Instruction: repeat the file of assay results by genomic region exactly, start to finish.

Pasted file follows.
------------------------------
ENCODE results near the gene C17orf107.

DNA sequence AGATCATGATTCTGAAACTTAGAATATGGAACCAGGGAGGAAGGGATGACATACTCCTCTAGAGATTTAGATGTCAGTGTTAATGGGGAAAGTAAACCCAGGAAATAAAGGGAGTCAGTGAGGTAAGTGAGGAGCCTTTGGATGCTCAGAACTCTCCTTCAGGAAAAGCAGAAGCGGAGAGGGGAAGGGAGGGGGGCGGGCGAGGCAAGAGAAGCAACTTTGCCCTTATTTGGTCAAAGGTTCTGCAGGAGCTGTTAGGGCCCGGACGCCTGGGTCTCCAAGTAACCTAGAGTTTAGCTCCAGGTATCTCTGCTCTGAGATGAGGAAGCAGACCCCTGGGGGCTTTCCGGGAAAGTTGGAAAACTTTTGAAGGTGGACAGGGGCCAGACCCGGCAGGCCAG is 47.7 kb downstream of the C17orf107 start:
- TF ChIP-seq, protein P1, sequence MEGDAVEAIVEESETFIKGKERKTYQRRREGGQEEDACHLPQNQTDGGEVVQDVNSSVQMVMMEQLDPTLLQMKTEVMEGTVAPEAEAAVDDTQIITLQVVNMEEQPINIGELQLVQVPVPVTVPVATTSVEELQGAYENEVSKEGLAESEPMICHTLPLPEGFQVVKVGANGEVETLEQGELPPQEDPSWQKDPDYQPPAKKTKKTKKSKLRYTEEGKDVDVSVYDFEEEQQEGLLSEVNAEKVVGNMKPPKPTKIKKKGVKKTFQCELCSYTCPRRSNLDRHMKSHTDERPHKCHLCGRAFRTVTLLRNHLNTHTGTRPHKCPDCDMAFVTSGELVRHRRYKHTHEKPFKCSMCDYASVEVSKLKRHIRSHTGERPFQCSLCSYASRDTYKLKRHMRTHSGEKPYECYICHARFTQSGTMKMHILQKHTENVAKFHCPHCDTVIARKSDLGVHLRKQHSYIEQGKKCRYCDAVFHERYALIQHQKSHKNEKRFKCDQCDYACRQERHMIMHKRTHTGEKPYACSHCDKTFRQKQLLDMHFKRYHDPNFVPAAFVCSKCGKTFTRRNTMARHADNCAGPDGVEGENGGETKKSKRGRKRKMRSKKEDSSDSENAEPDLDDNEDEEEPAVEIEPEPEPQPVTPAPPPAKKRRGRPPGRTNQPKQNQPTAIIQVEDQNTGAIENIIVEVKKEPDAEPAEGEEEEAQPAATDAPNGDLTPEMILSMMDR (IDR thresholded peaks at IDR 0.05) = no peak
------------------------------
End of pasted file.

ENCODE results near the gene C17orf107.

DNA sequence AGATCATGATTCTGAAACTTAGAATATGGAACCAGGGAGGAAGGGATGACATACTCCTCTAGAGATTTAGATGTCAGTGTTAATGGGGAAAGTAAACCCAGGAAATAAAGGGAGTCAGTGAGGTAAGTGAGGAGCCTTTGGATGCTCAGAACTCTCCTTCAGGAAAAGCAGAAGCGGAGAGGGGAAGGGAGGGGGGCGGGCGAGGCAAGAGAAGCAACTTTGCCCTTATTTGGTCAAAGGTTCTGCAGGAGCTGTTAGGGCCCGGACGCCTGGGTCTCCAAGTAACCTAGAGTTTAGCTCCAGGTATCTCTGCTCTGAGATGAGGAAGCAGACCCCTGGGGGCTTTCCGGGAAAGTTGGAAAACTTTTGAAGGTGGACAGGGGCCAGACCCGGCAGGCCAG is 47.7 kb downstream of the C17orf107 start:
- TF ChIP-seq, protein P1, sequence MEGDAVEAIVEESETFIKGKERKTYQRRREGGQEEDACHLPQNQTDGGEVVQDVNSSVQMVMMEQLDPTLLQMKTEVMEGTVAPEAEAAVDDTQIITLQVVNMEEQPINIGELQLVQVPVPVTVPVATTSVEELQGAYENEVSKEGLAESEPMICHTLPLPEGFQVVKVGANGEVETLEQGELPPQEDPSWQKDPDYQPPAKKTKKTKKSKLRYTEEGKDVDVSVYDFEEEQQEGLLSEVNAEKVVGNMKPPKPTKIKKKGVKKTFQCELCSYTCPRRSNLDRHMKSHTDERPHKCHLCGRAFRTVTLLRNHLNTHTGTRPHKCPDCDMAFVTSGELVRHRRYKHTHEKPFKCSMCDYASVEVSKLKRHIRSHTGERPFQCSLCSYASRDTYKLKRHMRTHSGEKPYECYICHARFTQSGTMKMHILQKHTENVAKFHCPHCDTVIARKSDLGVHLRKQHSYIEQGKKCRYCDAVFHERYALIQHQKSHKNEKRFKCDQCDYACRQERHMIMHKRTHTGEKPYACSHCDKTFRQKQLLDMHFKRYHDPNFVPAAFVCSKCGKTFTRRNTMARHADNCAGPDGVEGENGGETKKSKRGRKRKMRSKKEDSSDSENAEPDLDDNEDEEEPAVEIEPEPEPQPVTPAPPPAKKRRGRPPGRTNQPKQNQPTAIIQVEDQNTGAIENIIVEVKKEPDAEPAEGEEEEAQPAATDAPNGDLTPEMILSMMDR (IDR thresholded peaks at IDR 0.05) = no peak